Usage and archival of this photograph is limited to illustrate the event described on the communiqué. Right of usage of the photographs can not be granted to a third party or syndicated. Author has to be credited on the caption. This license of usage is limited and revocable at any moment. For any additional usage of the photograph communicate with the author.

PUBLIC STATEMENT: HEALTH CARE FOR ALL!

Posted on: May 8th, 2014 by unidos

- PUBLIC STATEMENT: HEALTH CARE FOR ALL!

- NO BORDER AGENTS IN OUR HOSPITALS AND CLINICS

- FOR A SOLIDARITY CITY

(September 3, 2013) The Solidarity City campaign in Montreal calls on all Quebec hospitals and medical facilities to refuse access to agents of the Canada Border Services Agency (CBSA). Medical facilities should exist to offer quality and accessible health care, not to collaborate in the detention and deportation of migrants. All medical facilities in Quebec should be off-limits to border agents.

There have been troubling incidents of CBSA harassment at hospitals in the Montreal-area. In late July, at least three border agents intervened at the Montreal General Hospital, trying to arrest a 57 year-old woman with heart problems. CBSA agents even entered a monitored care area in the emergency room. (info: www.solidarityacrossborders.org/en/supporters-outraged-at-cbsas-presence-at-montreal-general-hospital-to-detain-and-deport-a-57-year-old-woman-who-recently-suffered-heart-attack)

Last year, border agents similarly entered the emergency room of the Royal Victoria Hospital, despite opposition from medical personnel. There are also credible reports of more incidents.

The role of medical facilities is to provide the best care possible to patients, and the presence of CBSA agents disrupts that mission.

We make this public statement as part of an effort to build a Solidarity City in Montreal that rejects isolation and fear and aims to create networks of support and mutual aid, as neighbors, workers and members of a shared community,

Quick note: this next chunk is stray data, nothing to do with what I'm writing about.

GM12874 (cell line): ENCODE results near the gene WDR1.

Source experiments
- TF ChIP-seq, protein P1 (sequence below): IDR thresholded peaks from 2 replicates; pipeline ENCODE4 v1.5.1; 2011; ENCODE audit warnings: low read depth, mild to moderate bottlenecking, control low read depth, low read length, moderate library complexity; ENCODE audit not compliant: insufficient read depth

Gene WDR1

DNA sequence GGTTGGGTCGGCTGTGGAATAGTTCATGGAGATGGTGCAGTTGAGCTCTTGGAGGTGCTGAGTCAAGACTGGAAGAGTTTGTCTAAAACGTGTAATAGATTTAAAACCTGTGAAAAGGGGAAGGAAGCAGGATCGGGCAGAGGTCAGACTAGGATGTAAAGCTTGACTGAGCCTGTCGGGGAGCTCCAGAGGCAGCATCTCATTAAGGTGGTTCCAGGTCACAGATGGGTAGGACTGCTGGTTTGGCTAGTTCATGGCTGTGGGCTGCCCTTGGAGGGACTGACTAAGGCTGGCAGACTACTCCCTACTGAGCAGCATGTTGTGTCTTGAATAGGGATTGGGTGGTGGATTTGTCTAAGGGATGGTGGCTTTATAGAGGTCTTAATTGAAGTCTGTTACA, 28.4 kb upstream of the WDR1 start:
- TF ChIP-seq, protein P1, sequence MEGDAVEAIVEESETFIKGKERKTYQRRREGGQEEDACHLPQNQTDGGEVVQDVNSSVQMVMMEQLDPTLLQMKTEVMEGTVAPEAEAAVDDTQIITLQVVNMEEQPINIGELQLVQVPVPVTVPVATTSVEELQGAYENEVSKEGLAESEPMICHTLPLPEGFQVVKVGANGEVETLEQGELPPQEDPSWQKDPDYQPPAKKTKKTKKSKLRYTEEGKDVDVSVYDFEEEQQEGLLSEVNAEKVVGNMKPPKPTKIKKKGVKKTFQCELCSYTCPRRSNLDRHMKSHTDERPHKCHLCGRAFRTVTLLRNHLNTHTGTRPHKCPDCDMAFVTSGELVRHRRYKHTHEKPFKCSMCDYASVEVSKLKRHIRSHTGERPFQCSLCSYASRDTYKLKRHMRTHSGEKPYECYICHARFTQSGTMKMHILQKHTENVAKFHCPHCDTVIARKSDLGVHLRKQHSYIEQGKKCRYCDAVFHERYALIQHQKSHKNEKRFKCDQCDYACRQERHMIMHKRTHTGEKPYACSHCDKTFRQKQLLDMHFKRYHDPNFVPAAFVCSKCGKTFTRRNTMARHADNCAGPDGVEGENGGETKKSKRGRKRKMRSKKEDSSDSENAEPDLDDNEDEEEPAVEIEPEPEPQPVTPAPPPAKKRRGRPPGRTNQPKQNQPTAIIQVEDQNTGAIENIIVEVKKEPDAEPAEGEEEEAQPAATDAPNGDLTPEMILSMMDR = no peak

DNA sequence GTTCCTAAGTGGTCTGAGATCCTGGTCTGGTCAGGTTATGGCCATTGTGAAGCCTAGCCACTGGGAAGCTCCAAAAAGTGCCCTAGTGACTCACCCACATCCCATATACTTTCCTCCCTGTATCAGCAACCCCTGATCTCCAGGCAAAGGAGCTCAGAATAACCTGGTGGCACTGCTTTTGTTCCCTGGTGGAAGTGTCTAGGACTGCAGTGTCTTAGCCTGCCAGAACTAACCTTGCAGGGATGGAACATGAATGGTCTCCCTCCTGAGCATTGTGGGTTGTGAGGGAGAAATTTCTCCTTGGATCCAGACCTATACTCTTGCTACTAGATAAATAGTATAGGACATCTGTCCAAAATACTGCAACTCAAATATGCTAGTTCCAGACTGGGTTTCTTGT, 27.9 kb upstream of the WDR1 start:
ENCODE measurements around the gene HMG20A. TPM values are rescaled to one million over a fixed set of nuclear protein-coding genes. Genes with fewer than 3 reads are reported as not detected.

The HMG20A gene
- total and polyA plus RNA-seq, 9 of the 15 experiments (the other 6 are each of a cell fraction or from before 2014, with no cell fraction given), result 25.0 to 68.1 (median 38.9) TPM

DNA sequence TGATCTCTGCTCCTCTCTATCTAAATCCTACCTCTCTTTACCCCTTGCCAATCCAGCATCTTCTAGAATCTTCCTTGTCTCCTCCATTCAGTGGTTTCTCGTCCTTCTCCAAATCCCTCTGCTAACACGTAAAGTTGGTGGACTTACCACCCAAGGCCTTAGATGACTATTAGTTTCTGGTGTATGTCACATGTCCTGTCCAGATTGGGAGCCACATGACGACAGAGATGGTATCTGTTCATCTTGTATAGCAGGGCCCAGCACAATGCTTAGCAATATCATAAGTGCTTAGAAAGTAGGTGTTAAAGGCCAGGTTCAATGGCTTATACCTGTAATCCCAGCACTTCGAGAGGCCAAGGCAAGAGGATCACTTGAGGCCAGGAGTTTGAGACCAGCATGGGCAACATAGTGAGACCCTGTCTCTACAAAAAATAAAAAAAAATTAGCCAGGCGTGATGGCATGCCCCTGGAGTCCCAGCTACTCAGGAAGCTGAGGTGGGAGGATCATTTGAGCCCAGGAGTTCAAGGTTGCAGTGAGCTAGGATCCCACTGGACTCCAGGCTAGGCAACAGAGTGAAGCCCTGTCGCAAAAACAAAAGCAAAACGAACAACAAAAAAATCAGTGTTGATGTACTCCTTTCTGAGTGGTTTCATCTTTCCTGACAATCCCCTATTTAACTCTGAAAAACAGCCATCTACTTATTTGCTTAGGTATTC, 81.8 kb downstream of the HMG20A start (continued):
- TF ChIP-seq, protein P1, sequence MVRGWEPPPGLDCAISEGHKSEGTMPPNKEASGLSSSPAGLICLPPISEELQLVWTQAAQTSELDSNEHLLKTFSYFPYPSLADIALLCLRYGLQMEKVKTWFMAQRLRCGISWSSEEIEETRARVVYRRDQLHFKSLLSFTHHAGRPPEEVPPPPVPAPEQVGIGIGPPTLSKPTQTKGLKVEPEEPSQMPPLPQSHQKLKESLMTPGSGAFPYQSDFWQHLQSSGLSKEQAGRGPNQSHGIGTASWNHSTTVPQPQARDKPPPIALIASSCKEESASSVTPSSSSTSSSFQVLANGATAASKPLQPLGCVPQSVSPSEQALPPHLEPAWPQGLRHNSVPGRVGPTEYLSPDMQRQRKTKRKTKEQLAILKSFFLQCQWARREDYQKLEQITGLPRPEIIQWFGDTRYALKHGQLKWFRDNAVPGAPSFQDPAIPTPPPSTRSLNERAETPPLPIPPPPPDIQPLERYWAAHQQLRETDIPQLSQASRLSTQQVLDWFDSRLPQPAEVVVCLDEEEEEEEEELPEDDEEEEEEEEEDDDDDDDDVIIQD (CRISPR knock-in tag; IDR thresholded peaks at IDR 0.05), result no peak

We demand Health Care For All: meaning that no one should be refused health services as a result of their immigration status. We also support efforts to preserve and reinforce a universally accessible and publicly funded health care system.

More generally, everybody should have access to health care, education, social housing, food banks, unemployment benefits and any other social welfare regardless of immigration status. Labour norms and human rights should apply equally to all.

We ask that all medical facilities in Quebec, especially the Montreal-area, disallow the CBSA on their premises as an urgent matter of public policy and health.This callout is supported by the following organizations and individuals working in the health care sector in Quebec:

Organizations:
- Solidarité sans frontières / Solidarity Across Borders, Montréal
- Centre d’aide aux familles latino américaines (CAFLA), Montréal
- Centre des femmes d’ici et d’ailleurs, Montréal
- Clinique communautaire de Pointe-Saint-Charles, Montréal
- Collectif Justice Santé / Health Justice Collective, Montréal
- À deux mains services de santé / Head & Hands Health Services, Montréal
- Médecins du Monde Canada, Montréal
- Projet Refuge, Montréal

 

[To support this declaration, as someone working in the health care sector, please write to solidaritesansfrontieres@gmail.com with you name and affiliation(s); you can sign as an individual or as an organization. If you are not in the health care sector, but would like to support the Solidarity City campaign, consider signing the following Solidarity City declaration as an organization: www.solidarityacrossborders.org/en/solidarity-city/solidarity-city-declaration. Contact solidaritesansfrontieres@gmail.com to endorse the Solidarity City declaration.]

Journée de élaboration de banier et convivence familiale

Posted on: May 6th, 2014 by unidos

À Montréal Qc. et par tout au Canada , il y a des milliers de familles qui vivent dans
l’invisibilité en raison de la vulnérabilité de son Statut; Cependant , de nombreuses organisations et individus se sont organisés pour faire valoir les droits des immigrantes en tant qu’être humains parce que nous avons tous le droit à une vie meilleure sous la protection et la sécurité de nos familles . Afin de visualiser , de sensibiliser et de mobiliser la population à son tour passer une journée à la fois de la convivence familiale avec nos voisins et amis, etc . Le MUR invite au public en général à promouvoir les 2 semaines d’activités organisées par la Coalition de Statut Pour Toutes et tout, également a mobiliser pour la manifestation le 7 Juin 2014.

Nous vous encourageons avec votre famille, amis, voisins et passer un journée de convice avec nous !!
Vous pouvez apporter des collations et boissons alimentaires à partager avec tout le monde!!

Journée de élaboration de banier et convivence familiale.

Dimanche 1 Juin , 2014
12:00
2515 Delisle ( CEDA ) Montréal Qc . H3J1K8 métro Lionel-Groux
Note: Le rende-vous sera dans le Parc.

Solidairement
Mexicain.e.s Uni.e.s Pour la Régularisation
Plus d information.
514-342-211 – 514-619-3648

Building a Solidarity City

Posted on: November 13th, 2013 by unidos